“The U.S. Postal Service’s twelve consecutive years of revenue losses are a clear indication that there is a dire and long overdue need for fundamental reforms,” said Government Operations Subcommittee Ranking Member Jody Hice. “The coronavirus pandemic has exacerbated these pre-existing problems, but the Postal Service’s mission is far too important for Congress to allow it to fall victim to its own structural flaws and failures by senior leadership. Simply writing a bailout check for billions of dollars is not a serious solution. Now is the time to address these challenges head-on. We have an opportunity to right the ship and set it on a course for long-term sustainability.”
“From years of mismanagement, ballooning costs, and a lack of accountability, the United States Postal Service is truly an agency in dire need of reform. While Democrats continue to push for a complete bailout of the Postal Service in COVID-19-related legislation, the report released today makes clear that the systemic issues within the Postal Service far pre-date this pandemic,” said Oversight Committee member Fred Keller. “An unrestricted bailout of the Postal Service would be an irresponsible use of taxpayer funds. Any assistance must be accompanied by significant structural reform that ensures the Postal Service can function within its self-sustaining means, as intended. I look forward to working with the Postal Service on such reforms that will allow it to continue to provide its essential services into the distant future.”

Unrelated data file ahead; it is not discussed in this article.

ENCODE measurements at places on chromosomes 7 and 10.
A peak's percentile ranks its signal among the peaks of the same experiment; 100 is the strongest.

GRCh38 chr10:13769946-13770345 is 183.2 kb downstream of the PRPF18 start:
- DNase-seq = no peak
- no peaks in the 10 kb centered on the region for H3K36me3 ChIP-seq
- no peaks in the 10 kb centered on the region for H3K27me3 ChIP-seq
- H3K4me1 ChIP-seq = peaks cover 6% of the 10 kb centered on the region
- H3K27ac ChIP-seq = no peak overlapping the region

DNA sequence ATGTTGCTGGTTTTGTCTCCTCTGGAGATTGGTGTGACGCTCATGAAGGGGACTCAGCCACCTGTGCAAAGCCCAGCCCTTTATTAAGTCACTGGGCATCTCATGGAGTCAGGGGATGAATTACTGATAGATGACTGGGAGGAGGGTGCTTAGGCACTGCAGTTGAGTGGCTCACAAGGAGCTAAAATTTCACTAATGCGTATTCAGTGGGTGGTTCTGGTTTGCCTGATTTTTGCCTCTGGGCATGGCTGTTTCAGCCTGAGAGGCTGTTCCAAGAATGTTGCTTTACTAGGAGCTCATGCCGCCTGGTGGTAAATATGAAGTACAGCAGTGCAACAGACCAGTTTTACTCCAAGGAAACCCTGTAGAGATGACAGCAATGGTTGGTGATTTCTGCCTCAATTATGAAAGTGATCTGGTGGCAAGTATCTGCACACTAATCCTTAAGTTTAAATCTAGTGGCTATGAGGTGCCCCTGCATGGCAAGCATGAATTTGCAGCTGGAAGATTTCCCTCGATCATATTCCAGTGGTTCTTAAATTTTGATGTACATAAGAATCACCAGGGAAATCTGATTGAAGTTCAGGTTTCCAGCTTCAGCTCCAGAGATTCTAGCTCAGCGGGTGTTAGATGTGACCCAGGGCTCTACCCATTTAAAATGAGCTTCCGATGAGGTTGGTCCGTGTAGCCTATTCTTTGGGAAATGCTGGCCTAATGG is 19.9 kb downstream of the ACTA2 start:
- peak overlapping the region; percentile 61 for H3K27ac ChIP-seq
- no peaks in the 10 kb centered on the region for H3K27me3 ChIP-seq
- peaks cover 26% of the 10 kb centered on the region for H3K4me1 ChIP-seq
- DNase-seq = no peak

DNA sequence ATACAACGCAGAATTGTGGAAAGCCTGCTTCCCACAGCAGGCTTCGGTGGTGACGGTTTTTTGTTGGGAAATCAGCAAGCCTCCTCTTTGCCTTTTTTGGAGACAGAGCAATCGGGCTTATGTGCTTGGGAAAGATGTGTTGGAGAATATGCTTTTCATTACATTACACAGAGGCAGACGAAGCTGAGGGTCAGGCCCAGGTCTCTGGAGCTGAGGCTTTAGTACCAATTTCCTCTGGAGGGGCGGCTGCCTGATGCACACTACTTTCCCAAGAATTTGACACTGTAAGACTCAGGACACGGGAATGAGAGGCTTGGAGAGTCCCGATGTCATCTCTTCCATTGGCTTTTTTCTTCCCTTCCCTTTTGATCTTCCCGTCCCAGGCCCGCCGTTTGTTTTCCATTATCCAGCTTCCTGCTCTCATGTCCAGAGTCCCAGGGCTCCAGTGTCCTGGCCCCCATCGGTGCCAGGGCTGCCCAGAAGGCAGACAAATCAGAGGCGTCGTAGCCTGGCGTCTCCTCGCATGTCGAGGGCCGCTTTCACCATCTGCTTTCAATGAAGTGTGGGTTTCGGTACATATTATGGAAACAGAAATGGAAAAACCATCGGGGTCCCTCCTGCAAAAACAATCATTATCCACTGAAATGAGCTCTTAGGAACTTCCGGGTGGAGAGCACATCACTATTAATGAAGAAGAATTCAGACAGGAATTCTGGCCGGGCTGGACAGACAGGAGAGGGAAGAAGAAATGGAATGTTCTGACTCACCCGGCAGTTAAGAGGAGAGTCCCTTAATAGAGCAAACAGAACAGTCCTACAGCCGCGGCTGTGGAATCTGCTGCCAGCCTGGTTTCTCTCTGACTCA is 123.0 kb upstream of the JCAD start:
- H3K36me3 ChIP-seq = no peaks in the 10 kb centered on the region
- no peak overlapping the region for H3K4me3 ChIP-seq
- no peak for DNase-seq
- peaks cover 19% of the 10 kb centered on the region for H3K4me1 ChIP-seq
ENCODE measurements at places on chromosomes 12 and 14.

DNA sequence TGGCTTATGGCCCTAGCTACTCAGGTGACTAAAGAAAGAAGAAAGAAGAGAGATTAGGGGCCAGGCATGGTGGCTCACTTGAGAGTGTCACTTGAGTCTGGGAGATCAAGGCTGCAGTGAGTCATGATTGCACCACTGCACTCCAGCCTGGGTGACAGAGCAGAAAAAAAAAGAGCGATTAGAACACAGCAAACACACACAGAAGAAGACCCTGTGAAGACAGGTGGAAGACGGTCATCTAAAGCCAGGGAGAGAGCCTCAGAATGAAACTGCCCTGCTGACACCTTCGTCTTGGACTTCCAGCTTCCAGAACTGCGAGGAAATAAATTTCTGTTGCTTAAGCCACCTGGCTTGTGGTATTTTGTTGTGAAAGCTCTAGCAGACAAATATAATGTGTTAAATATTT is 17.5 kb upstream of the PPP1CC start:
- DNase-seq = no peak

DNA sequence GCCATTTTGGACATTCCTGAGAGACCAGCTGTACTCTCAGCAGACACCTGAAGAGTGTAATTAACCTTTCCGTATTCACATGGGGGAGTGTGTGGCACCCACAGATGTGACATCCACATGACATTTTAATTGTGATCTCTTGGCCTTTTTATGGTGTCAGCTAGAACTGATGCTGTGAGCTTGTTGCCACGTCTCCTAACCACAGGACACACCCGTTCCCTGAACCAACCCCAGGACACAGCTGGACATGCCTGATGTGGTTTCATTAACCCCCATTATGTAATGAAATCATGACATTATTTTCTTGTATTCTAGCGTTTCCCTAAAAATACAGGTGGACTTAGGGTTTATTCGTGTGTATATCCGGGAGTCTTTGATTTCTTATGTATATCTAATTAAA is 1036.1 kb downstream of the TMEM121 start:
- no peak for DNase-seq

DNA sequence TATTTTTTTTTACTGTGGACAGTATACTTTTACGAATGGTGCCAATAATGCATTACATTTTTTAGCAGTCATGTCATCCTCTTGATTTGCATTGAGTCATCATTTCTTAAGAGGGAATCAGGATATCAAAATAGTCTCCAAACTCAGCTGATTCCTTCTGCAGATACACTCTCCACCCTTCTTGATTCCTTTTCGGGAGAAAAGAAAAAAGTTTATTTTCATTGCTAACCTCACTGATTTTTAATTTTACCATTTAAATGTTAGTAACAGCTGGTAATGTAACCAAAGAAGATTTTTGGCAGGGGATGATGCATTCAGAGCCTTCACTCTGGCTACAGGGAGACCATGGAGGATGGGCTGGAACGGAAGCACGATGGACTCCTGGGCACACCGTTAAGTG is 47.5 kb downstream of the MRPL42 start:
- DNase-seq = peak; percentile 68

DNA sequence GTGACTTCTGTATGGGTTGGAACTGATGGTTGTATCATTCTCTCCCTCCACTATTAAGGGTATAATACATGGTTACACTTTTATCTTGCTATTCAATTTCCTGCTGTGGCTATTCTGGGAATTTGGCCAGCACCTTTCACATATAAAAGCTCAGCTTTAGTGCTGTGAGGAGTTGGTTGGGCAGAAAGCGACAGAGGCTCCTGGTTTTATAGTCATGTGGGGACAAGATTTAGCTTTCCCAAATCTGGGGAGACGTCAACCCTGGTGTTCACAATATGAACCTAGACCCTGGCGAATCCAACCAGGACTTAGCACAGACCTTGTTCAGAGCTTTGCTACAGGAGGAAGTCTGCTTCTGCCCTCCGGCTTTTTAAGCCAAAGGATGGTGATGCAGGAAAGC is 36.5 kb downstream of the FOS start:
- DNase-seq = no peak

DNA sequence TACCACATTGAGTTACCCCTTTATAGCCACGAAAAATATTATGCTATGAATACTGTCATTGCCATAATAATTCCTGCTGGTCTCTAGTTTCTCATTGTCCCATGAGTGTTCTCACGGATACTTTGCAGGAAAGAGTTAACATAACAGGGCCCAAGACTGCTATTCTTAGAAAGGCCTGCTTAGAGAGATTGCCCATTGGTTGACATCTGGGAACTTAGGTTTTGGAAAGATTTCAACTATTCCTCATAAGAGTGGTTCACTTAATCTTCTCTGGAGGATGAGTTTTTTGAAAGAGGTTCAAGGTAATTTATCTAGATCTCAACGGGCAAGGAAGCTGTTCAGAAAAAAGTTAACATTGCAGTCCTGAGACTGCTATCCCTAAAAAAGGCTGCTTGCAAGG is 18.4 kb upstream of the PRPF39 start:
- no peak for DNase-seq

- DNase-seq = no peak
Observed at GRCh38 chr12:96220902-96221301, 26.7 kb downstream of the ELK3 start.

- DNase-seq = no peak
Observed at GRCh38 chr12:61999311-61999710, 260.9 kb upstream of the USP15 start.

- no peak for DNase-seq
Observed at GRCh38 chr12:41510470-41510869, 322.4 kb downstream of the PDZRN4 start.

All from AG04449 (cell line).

Highlights from the report:
- The COVID-19 pandemic did not create the Postal Service’s financial problems, it merely exacerbated the effects of a longstanding mismanagement and a failing business model.
- GAO put USPS on its high-risk list in 2009 and reports that its finances have since progressively worsened.
- GAO reports that USPS’s net losses totaled approximately $78 billion from FY 2007-2019 and its productivity has plummeted in recent years.
- At the end of FY 2019, USPS’s unfunded liabilities and debt totaled $161 billion—an amount more than double its annual revenues.